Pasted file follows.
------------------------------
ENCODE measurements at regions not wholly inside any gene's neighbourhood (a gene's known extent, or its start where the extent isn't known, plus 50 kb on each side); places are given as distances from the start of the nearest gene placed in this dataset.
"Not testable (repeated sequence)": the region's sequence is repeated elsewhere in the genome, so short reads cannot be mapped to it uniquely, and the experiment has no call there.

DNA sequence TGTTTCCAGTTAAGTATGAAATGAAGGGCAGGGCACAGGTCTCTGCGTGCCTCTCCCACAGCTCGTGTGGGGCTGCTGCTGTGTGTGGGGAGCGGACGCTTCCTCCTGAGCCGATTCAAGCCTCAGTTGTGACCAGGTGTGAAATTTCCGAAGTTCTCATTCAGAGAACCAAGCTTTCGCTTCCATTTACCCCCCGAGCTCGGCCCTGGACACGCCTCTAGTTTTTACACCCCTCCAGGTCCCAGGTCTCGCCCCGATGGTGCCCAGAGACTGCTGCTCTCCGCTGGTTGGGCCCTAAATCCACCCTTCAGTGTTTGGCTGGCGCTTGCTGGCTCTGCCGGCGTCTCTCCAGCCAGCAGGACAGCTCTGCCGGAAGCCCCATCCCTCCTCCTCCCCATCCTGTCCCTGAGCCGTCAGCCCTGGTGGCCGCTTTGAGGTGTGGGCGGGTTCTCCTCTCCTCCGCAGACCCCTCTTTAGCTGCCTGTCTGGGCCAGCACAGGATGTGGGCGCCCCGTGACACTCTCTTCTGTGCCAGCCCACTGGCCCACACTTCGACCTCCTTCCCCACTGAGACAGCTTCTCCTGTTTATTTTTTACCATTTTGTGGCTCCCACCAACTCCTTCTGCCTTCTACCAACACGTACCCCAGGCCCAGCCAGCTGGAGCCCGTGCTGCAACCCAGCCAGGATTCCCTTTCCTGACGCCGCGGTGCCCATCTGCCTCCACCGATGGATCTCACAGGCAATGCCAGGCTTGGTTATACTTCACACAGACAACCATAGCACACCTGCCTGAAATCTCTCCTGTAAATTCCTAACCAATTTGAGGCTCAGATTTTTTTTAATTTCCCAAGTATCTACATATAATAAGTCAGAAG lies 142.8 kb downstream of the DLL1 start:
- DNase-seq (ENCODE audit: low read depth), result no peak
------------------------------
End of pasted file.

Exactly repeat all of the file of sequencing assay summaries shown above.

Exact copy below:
ENCODE measurements at regions not wholly inside any gene's neighbourhood (a gene's known extent, or its start where the extent isn't known, plus 50 kb on each side); places are given as distances from the start of the nearest gene placed in this dataset.
"Not testable (repeated sequence)": the region's sequence is repeated elsewhere in the genome, so short reads cannot be mapped to it uniquely, and the experiment has no call there.

DNA sequence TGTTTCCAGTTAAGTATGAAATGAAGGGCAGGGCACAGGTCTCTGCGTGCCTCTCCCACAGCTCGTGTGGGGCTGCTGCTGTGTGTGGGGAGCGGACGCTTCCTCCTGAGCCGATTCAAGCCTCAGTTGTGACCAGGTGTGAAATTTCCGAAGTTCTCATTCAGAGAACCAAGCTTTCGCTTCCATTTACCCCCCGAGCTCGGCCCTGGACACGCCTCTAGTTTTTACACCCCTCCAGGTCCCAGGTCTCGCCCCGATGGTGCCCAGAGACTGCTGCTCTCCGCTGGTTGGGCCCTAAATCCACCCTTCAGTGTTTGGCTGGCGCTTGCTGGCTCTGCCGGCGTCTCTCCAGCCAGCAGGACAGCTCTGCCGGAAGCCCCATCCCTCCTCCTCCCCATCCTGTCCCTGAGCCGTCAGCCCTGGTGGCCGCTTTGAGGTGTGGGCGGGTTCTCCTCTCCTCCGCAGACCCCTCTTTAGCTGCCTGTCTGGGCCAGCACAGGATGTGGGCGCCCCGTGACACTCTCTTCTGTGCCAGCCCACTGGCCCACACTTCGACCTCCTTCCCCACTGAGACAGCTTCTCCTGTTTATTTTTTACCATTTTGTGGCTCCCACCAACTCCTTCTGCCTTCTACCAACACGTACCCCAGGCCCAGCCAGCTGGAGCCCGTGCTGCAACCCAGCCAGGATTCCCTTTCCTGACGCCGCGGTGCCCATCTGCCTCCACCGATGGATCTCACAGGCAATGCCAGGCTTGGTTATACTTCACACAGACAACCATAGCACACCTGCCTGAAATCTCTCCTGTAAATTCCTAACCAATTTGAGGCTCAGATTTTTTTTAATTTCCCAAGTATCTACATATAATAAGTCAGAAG lies 142.8 kb downstream of the DLL1 start:
- DNase-seq (ENCODE audit: low read depth), result no peak